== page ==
Both films share the thesis that cinema is a form of voyeurism and focus on the viewer’s/voyeur’s helplessness. Both can watch, but they have no control over what they see. When Grace Kelly enters Burr’s apartment and gets caught, we are made to feel Stewart’s complete desperation, his total powerlessness. In Disturbia, it is Ronnie who is sent to investigate by breaking into the suspect’s car and slipping into his garage. Much of the original’s sense of helplessness is dissipated though. There is something about all the cell phones and video cameras used to track Morse’s whereabouts and Ronnie’s progress that minimizes the suspense. When Burr went shopping, Stewart (and the audience) had no idea when he might return. When Kelly moved out of Stewart’s eye sight in the apartment, anything could be happening to her. We and Stewart are left to our imaginations which of course start working overtime. (There is a use of a cell phone during a car crash early in Disturbia that is quite tantalizing in its relationship to the theme of helplessness and that relates it to films like Blow Out and The Conversation. I’m not sure if it is intentionally tantalizing or accidentally tantalizing though, probably the latter.)

Rear Window takes as its central theme an age-old unease in males, the desire to be free and to wander and how a woman and marriage threatens to thwart that desire. It then builds everything around this theme very effectively.

Disturbia’s greatest – perhaps sole – interest is how it takes a teenager’s love/hate relationship with his parents as its theme and similarly builds everything around it. While the film labors a might bit too strenuously to set them up, Kale’s love for his parents is nicely captured by two images of him strewn upon the ground looking in horror first at his father and then for his mother. Kale’s house arrest of course stands in for a teenager’s hatred of being grounded and of having to live within often arbitrary and “unfair” sets of rules and curfews set by his parents. Kale’s demarking the perimeter of his limitations in the yard – how far he can stray before his ankle bracelet alerts the authorities – and the film’s comparing this to a shock collared dog makes a decent visual correlation to this teenage fear. And of course his desires, Ashley and some nasty neighborhood kids he wishes to stomp are often just out of reach.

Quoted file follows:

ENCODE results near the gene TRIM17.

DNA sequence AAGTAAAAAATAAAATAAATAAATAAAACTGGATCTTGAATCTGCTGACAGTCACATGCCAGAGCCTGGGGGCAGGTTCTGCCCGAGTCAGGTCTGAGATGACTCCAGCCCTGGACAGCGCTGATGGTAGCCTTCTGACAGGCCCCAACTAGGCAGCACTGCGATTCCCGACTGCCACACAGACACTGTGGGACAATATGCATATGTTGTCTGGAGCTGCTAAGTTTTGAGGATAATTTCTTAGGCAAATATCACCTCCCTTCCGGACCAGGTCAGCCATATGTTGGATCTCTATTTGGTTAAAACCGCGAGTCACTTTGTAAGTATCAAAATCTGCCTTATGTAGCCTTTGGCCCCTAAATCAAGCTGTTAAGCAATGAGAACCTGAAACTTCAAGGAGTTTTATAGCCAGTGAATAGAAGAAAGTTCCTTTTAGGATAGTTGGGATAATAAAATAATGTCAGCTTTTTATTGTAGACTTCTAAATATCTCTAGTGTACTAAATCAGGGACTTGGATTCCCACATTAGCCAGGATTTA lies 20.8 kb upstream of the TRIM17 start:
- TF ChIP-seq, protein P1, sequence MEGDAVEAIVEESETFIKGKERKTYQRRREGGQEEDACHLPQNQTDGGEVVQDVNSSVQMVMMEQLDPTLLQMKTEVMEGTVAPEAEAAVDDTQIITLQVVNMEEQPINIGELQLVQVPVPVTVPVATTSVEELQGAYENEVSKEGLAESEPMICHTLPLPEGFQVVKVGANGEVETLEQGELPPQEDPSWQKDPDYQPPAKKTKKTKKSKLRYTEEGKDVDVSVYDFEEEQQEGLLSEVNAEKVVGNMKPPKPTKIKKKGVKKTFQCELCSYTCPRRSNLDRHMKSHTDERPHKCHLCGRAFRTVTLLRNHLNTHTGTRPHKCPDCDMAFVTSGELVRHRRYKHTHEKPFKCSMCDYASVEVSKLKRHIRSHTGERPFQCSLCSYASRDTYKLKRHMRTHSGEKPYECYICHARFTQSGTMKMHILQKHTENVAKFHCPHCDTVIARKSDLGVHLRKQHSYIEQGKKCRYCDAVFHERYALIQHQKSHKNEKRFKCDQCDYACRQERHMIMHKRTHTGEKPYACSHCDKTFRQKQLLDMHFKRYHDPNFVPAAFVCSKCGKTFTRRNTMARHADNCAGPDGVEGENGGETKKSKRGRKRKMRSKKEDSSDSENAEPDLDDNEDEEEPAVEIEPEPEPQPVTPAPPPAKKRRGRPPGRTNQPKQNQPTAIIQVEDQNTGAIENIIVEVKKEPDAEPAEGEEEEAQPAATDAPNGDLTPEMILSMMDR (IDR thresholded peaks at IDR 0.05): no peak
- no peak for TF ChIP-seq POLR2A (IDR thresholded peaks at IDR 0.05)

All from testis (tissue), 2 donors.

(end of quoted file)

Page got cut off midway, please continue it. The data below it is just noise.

Disturbia’s final misstep is one that leads me to have little hope for Shia LaBeouf and my ever getting along, cinematically speaking. When we first met, he was having a thoroughly unconvincing relationship with a hottie in Transformers. Now we meet again and the exact same thing is happening. LaBeouf and Roemer share the screen with all the convincing passion of a cover of Teen Beat glued to a cover of Seventeen. Their climactic kiss is as sexy as Tom Cruise’s near-lip lock with a corpse in Eyes Wide Shut. What we have here is – to paraphrase and mangle a line from Disturbia – a kiss between two dead hotties. Or back to my cooking metaphor, its taste is pretty rancid.

I’ll take that slow-mo kiss between James Stewart and Grace Kelly any day.